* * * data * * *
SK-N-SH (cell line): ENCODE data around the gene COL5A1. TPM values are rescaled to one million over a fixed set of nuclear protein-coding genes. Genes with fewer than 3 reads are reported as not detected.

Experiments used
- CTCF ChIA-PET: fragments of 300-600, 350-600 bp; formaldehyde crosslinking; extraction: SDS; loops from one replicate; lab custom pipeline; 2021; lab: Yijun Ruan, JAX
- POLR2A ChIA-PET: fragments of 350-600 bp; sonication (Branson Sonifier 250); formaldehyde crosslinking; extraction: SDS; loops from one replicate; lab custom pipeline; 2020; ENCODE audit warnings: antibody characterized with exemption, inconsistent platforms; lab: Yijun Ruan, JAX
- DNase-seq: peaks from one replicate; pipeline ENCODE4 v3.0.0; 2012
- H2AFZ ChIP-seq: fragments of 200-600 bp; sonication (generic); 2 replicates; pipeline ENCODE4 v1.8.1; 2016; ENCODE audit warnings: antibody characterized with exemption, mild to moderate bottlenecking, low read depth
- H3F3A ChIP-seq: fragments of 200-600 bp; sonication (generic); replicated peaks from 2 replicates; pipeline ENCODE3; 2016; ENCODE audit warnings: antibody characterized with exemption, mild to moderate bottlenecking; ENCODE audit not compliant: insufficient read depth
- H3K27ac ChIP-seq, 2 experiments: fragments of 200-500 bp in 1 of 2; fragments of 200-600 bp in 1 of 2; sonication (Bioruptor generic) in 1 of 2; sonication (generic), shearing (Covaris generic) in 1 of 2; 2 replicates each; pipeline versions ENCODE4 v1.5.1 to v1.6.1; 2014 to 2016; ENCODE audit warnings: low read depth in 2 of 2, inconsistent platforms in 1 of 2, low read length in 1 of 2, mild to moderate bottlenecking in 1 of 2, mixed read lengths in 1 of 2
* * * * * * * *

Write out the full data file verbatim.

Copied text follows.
SK-N-SH (cell line): ENCODE data around the gene COL5A1. TPM values are rescaled to one million over a fixed set of nuclear protein-coding genes. Genes with fewer than 3 reads are reported as not detected.

Experiments used
- CTCF ChIA-PET: fragments of 300-600, 350-600 bp; formaldehyde crosslinking; extraction: SDS; loops from one replicate; lab custom pipeline; 2021; lab: Yijun Ruan, JAX
- POLR2A ChIA-PET: fragments of 350-600 bp; sonication (Branson Sonifier 250); formaldehyde crosslinking; extraction: SDS; loops from one replicate; lab custom pipeline; 2020; ENCODE audit warnings: antibody characterized with exemption, inconsistent platforms; lab: Yijun Ruan, JAX
- DNase-seq: peaks from one replicate; pipeline ENCODE4 v3.0.0; 2012
- H2AFZ ChIP-seq: fragments of 200-600 bp; sonication (generic); 2 replicates; pipeline ENCODE4 v1.8.1; 2016; ENCODE audit warnings: antibody characterized with exemption, mild to moderate bottlenecking, low read depth
- H3F3A ChIP-seq: fragments of 200-600 bp; sonication (generic); replicated peaks from 2 replicates; pipeline ENCODE3; 2016; ENCODE audit warnings: antibody characterized with exemption, mild to moderate bottlenecking; ENCODE audit not compliant: insufficient read depth
- H3K27ac ChIP-seq, 2 experiments: fragments of 200-500 bp in 1 of 2; fragments of 200-600 bp in 1 of 2; sonication (Bioruptor generic) in 1 of 2; sonication (generic), shearing (Covaris generic) in 1 of 2; 2 replicates each; pipeline versions ENCODE4 v1.5.1 to v1.6.1; 2014 to 2016; ENCODE audit warnings: low read depth in 2 of 2, inconsistent platforms in 1 of 2, low read length in 1 of 2, mild to moderate bottlenecking in 1 of 2, mixed read lengths in 1 of 2